- Former chief executive of the scandal hit Liverpool Community Health Trust was offered a secondment by the TDA
- Review finds regulators “acted in line with guidelines and accepted practice at the time” by arranging the temporary role
- Full extent of cultural problems at LCH was not known at the time, review says
- Ex-CEO of Manchester Mental Health and Social Care Trust says she was made aware of the “general circumstances” when accepting the secondment
Regulators who facilitated a secondment job for the chief executive of a scandal hit NHS trust “acted in line with guidelines and accepted practice at the time”, a review has found.
The secondment was offered to Bernie Cuthel, the former chief executive of Liverpool Community Health Trust, before the full extent of the trust’s cultural problems had emerged, according to the independent reviewer.
Ms Cuthel was removed from the LCH board in early 2014 after the Care Quality Commission identified serious care failings, and after regulators from the NHS Trust Development Authority were made aware of “complaints and issues relating to bullying and harassment arising out of the CQC visit and its outcome”.
As part of her removal, the TDA, which is now part of NHS Improvement, arranged for Ms Cuthel to be seconded to a project director role at Manchester Mental Health and Social Care Trust.
NHSI commissioned an independent review to examine the circumstances around this arrangement after a damning report in February 2018 found that LCH had sought to “conceal” serious care failings and multiple cases of patient harm under Ms Cuthel’s leadership.
The temporary posting was arranged by Lyn Simpson, who is now NHSI’s executive regional managing director for the north region.
The review, carried out by HR consultant Susan Newton and published by NHSI in their public board papers, said two options were identified once it had been decided to remove Ms Cuthel from the LCH board; a disciplinary process undertaken by the trust; or a resignation facilitated by an “alternative, temporary position in the NHS which would better suit her skills and abilities”.
The review said the full extent of the problems and poor culture at the trust were not apparent at the time, adding: “Had such clear evidence been available when the secondment was being arranged the TDA would probably have handled the situation differently…
“Hindsight might suggest that had Bernie Cuthel been allowed to stay in post, with the evidence gained from subsequent reviews, a disciplinary process may have led to her dismissal.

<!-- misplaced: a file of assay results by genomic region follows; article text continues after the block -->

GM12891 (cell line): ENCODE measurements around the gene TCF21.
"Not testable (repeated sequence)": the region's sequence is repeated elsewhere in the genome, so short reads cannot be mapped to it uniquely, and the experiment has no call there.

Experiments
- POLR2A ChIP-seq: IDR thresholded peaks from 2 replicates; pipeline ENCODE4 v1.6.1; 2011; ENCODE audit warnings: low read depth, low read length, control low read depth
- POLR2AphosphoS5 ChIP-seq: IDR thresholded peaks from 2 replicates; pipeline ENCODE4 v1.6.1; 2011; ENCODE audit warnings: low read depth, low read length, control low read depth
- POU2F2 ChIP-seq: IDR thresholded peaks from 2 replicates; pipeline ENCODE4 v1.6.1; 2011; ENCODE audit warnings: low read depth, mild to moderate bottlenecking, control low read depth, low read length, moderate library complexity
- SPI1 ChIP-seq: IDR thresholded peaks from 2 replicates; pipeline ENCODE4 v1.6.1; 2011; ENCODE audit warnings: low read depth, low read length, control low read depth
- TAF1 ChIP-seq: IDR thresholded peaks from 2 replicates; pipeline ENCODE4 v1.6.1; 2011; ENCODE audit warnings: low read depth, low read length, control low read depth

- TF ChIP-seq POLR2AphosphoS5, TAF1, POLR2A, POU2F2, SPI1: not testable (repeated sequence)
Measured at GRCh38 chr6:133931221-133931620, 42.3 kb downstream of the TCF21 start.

“However, the time taken and costs involved may not have been a good use of public money and would surely have distracted from efforts to turn LCH’s performance around.
“The decision was made that suspending and disciplining the CEO was not in the best interests of the trust and a swift departure of its CEO was facilitated.”
The review also said that the chief executive of the Manchester trust was made aware of the circumstances surrounding Ms Cuthel’s departure from LCH (see box below).
The review said the secondment was brokered alongside David Flory, the former chief executive of the TDA, and David Eccles, an HR associate who still works for NHSI.
It added: “The findings support the view that the TDA executives involved acted in line with guidelines and accepted practice at the time, and their decisions were made with the best interests of the trust and its patients in mind.”
The review also noted that NHSI has begun working on a new “talent management” framework, which will include new guidelines on “managing failure” and “distinguishing between situations where an individual should no longer work within the NHS, and those where someone can be supported to learn and make a valuable contribution”.
Manchester chief aware of “general circumstances” of secondment
The independent review said Michele Moran, the former chief executive of Manchester Mental Health and Social Care Trust, was “aware of the circumstances” when she agreed that Bernie Cuthel could be seconded to her organisation in May 2014.
This appeared to contradict a letter which Ms Moran sent to an MP in 2016, in which she wrote: “Neither myself, the chair or the trust board were aware of the ‘serious issues pertaining to her departure from LCH’ (your words).”
When asked by HSJ to clarify what she had been told by the TDA, Ms Moran, who is now chief executive of Humber Foundation Trust, replied: “I can confirm that in 2014 the MMHSCT chair and myself were aware of the general circumstances behind the secondment, but it was correct to say in 2016 that we were not aware of the serious issues being raised at the time of her transfer on secondment.”
HSJ has asked NHSI to provide further details of what Ms Moran was told, but has not yet received a response.